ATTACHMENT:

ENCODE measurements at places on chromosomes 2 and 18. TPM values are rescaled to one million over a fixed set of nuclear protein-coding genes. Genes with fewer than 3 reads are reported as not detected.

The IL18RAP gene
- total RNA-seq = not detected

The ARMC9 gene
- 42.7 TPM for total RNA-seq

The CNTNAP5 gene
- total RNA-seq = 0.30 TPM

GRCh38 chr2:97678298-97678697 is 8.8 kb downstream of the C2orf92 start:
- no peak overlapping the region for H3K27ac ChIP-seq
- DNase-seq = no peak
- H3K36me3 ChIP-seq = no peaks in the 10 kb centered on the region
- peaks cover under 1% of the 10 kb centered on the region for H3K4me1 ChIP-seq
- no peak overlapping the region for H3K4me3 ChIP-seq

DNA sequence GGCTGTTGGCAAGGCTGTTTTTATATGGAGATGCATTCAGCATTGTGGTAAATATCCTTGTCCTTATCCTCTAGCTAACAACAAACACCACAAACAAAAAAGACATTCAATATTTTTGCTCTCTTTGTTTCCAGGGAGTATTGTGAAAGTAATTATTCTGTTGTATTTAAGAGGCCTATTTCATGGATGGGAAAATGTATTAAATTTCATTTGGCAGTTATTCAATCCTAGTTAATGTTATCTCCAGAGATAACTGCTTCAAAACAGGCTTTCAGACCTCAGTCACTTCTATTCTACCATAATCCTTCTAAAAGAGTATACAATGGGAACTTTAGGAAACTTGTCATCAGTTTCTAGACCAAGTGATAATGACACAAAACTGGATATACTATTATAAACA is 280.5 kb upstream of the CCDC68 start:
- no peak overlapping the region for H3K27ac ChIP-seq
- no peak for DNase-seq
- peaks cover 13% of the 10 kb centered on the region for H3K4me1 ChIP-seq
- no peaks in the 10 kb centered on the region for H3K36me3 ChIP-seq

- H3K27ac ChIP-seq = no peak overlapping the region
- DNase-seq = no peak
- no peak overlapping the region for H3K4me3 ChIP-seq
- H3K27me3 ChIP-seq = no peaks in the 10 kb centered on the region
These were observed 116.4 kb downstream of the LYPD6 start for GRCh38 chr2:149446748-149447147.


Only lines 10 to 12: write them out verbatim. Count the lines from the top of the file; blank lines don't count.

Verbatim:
- DNase-seq = no peak
- H3K36me3 ChIP-seq = no peaks in the 10 kb centered on the region
- peaks cover under 1% of the 10 kb centered on the region for H3K4me1 ChIP-seq